According to The American Security Council Foundation, there are an estimated 800,000 police officers, 1.13 Million firefighters, and 891,000 emergency medical service (EMS) professionals. To recognize the bravery, dedication and resolve of America’s first responders, Chevrolet and OnStar are offering a special discount below MSRP on new vehicles that is also compatible with most other offers and incentives.
In 2017, OnStar responded to nearly 46,000 Automatic Crash Response notifications in the U.S. in partnership with first responders. So, in addition to the special pricing, First Responders will also get 15% off OnStar Safety & Security and select Connected Services plans.
Jeff Gordon Chevy is proud to participate and extend the First Responder Discount to our Wilmington, North Carolina volunteer and paid firefighters, EMTs/paramedics, 911 dispatchers, and police (including: Officers, Sheriffs/Sheriff’s Deputy, Correctional Officers, State Troopers and Federal Law Enforcement Officers.)
The Silverado 1500 Crew Cab “SSV package” will be a combination of the standard/base work truck (WT) and 1LS trim levels. They’ll use the same 5.3L EcoTec3 V8 engine that is available to consumers – producing 355HP and 383 lb.-ft. of torque (while still getting 23 MPG highway.) But that’s where the similarities end. The Silverado SSV will be equipped with a 170-amp high-output alternator and 730-CCA auxiliary battery, which will allow officers to drive and operate all of those computers, cameras, radios, and, of course, those flashing blue lights.
Other optional equipment will include spot lamps, siren system, and strobes for the grille, headlights, and taillights. Law enforcement agencies can also choose to swap the center seat to mount a vertical gun rack or computers, mount an auxiliary dome lamp, or install a rear-view camera. There will also be another feature called the “common key package” that would allow a municipality to operate all of their Tahoe PPV and Silverado SSV trucks with the same key.
So why the Silverado? Along with being awarded Truck of the Year, Pickup of the Year, Four-Wheeler of the Year, and dashing good looks, the Silverado 1500 was also recognized for its low cost of ownership, an important deciding factor for municipalities and government agencies. Other government agencies such as fish and game enforcement and border patrol are liking the idea of the Silverado SSV as well. We got more photos of the Silverado, Tahoe, and other vehicles to keep your eye out for on the road below.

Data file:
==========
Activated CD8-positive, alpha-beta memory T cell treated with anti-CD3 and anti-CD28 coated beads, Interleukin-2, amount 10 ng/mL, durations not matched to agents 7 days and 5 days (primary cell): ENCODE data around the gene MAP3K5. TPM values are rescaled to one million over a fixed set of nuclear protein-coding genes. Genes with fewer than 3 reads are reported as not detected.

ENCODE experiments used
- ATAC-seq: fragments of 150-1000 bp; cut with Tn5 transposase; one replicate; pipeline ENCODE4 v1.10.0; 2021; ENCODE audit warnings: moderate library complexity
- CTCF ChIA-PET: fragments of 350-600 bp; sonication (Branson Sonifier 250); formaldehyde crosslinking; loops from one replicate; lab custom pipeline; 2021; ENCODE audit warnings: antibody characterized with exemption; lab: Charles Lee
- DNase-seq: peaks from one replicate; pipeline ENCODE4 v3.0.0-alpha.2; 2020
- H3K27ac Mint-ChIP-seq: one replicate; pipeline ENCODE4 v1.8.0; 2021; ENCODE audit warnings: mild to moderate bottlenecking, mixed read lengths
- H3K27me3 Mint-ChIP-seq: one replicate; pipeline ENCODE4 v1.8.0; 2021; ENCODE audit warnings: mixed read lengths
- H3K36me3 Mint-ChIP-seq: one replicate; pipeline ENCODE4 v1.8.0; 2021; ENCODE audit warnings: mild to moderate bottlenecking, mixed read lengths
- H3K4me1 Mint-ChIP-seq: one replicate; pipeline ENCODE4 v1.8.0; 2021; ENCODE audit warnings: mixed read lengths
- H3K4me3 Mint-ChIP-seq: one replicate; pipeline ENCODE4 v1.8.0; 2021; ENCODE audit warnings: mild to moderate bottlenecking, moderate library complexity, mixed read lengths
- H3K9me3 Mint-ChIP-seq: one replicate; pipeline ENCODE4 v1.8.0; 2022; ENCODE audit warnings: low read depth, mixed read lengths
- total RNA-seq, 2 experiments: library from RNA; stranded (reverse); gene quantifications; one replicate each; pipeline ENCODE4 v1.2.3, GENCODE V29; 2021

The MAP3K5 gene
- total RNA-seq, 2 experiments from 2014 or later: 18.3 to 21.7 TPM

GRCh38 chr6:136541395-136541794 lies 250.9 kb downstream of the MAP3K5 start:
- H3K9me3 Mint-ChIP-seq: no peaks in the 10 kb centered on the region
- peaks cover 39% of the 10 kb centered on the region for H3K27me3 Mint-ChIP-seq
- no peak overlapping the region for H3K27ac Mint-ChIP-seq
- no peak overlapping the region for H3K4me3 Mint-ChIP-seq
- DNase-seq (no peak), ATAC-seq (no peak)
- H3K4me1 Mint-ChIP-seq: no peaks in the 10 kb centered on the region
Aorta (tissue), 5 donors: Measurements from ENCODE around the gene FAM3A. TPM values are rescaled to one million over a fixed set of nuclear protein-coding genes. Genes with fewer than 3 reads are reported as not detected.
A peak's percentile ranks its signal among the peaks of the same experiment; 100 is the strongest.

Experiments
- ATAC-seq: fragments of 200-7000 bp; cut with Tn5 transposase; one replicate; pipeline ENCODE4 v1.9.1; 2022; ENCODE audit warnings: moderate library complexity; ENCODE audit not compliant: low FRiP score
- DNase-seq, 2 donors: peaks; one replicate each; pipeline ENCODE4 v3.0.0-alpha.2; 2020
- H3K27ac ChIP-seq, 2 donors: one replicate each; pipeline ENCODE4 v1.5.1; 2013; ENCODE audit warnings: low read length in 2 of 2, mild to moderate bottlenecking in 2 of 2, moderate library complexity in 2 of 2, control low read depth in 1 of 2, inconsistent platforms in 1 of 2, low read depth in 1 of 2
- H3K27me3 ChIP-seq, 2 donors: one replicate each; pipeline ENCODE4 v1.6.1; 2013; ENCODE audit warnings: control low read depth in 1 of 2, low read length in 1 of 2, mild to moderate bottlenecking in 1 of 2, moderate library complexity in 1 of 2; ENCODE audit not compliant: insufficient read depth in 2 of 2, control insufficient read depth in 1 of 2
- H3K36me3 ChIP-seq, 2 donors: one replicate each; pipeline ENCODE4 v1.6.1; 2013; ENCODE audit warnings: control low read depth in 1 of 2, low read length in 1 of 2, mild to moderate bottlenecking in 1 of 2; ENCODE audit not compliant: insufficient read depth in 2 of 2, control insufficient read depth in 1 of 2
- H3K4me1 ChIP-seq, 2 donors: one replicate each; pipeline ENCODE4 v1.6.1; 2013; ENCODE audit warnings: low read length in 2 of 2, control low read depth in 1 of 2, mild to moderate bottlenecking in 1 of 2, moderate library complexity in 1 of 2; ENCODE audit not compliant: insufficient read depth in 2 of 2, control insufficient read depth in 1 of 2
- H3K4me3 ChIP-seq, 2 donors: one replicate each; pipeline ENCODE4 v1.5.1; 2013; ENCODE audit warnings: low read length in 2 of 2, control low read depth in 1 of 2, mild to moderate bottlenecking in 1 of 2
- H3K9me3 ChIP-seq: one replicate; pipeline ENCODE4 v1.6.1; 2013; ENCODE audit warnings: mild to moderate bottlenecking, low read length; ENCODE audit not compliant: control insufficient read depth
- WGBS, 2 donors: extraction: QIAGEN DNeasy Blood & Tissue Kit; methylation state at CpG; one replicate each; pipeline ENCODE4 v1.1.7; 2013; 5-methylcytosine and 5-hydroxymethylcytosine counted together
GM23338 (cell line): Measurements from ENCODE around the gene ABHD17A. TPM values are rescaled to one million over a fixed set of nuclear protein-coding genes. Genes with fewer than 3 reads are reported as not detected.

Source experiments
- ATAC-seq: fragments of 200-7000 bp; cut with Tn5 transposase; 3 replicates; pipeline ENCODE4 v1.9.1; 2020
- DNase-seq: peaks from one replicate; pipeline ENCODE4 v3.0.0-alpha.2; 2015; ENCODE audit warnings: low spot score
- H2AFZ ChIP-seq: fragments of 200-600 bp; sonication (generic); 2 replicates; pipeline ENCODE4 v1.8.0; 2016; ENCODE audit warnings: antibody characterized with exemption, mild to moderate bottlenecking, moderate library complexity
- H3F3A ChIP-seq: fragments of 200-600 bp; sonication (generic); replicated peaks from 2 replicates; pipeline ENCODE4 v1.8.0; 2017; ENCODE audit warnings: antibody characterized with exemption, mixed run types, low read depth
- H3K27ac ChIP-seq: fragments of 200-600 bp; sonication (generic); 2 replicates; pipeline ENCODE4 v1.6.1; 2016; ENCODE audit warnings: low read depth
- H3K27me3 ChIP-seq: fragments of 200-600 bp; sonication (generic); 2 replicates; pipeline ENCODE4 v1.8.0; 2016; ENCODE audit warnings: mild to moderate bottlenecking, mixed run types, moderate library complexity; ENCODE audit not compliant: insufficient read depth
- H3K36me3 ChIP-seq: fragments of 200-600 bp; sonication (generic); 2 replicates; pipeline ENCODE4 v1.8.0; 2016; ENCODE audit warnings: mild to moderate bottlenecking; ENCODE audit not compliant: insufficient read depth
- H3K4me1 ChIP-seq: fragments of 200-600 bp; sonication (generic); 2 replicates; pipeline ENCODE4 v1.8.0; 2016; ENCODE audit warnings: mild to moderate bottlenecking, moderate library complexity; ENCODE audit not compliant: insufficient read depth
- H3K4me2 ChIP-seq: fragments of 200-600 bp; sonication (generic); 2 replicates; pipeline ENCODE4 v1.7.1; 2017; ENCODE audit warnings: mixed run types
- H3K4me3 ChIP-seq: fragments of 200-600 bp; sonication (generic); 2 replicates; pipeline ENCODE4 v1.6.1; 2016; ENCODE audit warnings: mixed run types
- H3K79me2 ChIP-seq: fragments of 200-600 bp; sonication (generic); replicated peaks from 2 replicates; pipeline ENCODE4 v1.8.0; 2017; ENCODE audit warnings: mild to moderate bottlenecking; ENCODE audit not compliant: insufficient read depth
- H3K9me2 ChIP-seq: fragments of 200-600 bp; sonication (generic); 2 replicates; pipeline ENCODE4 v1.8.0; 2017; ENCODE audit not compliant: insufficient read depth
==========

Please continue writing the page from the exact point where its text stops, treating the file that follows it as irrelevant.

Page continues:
Well, this may seem like a pointless post since we did all have to take a driving test in order to obtain our licenses – we already know the rules of the road! Unfortunately, road rage is becoming more and more prominent these days and everyone probably needs a little reminder.
Here are the top 5 things that catch the attention of traffic police:
Well, duh. But why? The faster you go, the longer it takes for you to react to an unexpected situation. Braking distance also increases as your speed builds.
We all know that texting and driving is a big no-no. In North Carolina, it is legal to talk on your cell phone while driving, but using Bluetooth or some hands-free device will keep an officer’s eyes off of you.
This includes: blowing stop-signs and lights, improper lane changes, illegal U-turns, and driving at unsafe speeds. The cops are also going to notice when you’re busy shaving, putting on make-up, or changing your clothes. Of course, it’s not necessarily against the law to do these things, but you’re only drawing attention to yourself and a cop will likely pull you over as soon as you slip up.
Leading the list are: heavily tinted windows, burnt-out headlights, broken windshields, expired tags, etc.
Cruising on the Highway
Cruising in the left lane on a multi-lane highway instead of using it only to pass slower traffic on the right will grab an officer’s attention. The same goes if you’re going significantly slower than the normal traffic flow.
So, when you do get pulled over, know that officers have legal discretion in what they can cite you for. Saying or doing the wrong thing may make things worse. When the officer approaches you and says: “Do you know why I stopped you today?” – take a minute to answer. If you admit guilt or name a specific speed that you were driving, your fate is sealed. Be courteous but vague. However, if it’s very clear you’ve done something wrong, it won’t help being too evasive either.